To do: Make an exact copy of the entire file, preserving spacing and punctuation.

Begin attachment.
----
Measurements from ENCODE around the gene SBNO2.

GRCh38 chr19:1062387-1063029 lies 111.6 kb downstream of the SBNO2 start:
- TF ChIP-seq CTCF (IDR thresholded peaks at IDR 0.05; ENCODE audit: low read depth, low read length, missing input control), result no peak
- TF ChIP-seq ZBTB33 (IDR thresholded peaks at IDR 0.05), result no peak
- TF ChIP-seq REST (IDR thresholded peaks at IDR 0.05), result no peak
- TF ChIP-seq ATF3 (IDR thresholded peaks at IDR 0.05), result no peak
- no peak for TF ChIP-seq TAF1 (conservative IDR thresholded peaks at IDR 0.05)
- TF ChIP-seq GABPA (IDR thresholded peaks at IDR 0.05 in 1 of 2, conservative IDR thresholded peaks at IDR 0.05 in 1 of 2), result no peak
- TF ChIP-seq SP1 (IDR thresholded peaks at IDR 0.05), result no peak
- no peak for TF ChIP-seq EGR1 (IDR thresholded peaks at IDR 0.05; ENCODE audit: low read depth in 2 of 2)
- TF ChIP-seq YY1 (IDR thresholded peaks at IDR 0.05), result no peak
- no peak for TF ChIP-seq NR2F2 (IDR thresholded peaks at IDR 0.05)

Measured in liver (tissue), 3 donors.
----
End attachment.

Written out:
Measurements from ENCODE around the gene SBNO2.

GRCh38 chr19:1062387-1063029 lies 111.6 kb downstream of the SBNO2 start:
- TF ChIP-seq CTCF (IDR thresholded peaks at IDR 0.05; ENCODE audit: low read depth, low read length, missing input control), result no peak
- TF ChIP-seq ZBTB33 (IDR thresholded peaks at IDR 0.05), result no peak
- TF ChIP-seq REST (IDR thresholded peaks at IDR 0.05), result no peak
- TF ChIP-seq ATF3 (IDR thresholded peaks at IDR 0.05), result no peak
- no peak for TF ChIP-seq TAF1 (conservative IDR thresholded peaks at IDR 0.05)
- TF ChIP-seq GABPA (IDR thresholded peaks at IDR 0.05 in 1 of 2, conservative IDR thresholded peaks at IDR 0.05 in 1 of 2), result no peak
- TF ChIP-seq SP1 (IDR thresholded peaks at IDR 0.05), result no peak
- no peak for TF ChIP-seq EGR1 (IDR thresholded peaks at IDR 0.05; ENCODE audit: low read depth in 2 of 2)
- TF ChIP-seq YY1 (IDR thresholded peaks at IDR 0.05), result no peak
- no peak for TF ChIP-seq NR2F2 (IDR thresholded peaks at IDR 0.05)

Measured in liver (tissue), 3 donors.